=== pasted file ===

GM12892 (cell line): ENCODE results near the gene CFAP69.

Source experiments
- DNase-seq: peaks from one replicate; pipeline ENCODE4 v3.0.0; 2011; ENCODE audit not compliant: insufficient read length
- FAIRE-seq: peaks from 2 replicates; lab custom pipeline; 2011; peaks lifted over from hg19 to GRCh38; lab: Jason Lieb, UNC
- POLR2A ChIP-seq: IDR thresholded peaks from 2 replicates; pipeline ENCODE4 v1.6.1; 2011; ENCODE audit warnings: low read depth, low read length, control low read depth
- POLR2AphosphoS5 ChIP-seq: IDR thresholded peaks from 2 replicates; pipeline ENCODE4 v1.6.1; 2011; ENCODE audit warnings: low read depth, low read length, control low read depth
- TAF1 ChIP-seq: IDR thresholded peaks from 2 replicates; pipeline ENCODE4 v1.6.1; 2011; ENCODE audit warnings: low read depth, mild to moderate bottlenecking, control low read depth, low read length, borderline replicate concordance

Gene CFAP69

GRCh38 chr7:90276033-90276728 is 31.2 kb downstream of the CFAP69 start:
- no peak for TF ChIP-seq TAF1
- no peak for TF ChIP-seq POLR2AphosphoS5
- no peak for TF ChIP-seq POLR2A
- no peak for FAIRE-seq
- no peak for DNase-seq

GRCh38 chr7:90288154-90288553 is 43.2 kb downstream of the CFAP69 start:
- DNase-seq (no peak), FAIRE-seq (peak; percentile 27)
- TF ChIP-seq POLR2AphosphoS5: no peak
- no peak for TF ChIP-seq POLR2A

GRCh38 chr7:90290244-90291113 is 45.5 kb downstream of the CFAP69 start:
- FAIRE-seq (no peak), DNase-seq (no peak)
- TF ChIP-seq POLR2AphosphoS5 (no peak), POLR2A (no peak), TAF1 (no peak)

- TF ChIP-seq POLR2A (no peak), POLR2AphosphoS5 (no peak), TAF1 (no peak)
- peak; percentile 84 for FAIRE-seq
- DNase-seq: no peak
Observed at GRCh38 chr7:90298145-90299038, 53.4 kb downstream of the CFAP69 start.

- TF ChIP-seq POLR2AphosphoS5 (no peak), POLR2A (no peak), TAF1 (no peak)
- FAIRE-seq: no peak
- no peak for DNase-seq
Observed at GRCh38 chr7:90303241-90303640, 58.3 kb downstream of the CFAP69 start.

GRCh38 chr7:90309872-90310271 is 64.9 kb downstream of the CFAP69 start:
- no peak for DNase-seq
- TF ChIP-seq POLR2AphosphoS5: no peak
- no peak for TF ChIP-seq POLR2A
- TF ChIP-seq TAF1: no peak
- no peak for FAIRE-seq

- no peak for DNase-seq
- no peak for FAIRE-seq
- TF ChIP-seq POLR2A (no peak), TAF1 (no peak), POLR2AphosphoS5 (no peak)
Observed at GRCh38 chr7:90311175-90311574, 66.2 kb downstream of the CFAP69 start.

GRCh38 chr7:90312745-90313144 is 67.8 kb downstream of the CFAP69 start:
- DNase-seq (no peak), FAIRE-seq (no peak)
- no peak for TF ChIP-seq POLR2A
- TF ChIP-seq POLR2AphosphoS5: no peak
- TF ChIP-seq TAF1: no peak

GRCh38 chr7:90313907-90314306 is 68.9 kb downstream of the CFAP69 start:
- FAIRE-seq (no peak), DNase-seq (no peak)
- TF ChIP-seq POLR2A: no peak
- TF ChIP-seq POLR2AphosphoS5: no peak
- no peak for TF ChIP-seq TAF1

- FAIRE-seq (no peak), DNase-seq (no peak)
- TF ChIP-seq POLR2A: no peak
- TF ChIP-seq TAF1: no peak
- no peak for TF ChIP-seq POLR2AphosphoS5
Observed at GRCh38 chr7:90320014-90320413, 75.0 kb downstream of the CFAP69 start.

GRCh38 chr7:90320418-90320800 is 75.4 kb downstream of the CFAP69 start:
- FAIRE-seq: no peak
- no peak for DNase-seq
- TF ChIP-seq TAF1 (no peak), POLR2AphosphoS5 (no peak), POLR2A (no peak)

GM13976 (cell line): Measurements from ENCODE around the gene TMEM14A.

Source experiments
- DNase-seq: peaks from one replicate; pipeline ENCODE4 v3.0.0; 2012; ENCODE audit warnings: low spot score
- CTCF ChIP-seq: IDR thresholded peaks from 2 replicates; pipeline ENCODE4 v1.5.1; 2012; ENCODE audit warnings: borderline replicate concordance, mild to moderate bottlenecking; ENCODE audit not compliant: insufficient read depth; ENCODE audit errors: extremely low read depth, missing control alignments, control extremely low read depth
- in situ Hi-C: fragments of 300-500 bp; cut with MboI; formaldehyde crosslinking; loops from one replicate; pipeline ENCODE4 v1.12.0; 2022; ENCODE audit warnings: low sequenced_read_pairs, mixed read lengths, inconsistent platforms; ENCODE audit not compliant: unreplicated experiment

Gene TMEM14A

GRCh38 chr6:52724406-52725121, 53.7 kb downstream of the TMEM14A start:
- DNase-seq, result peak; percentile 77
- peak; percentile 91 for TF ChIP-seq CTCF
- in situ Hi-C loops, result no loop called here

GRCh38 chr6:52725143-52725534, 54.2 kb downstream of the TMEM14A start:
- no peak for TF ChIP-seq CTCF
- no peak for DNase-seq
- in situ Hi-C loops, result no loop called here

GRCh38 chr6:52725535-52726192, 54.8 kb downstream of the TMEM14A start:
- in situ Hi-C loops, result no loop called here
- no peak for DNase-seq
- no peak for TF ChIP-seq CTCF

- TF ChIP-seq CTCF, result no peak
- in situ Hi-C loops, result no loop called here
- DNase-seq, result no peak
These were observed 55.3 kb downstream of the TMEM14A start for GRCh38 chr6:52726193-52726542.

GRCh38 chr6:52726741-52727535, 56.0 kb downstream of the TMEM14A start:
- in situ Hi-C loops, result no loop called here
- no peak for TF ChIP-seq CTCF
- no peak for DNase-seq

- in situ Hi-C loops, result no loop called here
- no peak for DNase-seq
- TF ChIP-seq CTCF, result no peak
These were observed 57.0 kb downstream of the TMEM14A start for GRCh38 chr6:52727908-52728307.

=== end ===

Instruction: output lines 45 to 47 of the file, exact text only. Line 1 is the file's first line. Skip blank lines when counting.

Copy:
GRCh38 chr7:90313907-90314306 is 68.9 kb downstream of the CFAP69 start:
- FAIRE-seq (no peak), DNase-seq (no peak)
- TF ChIP-seq POLR2A: no peak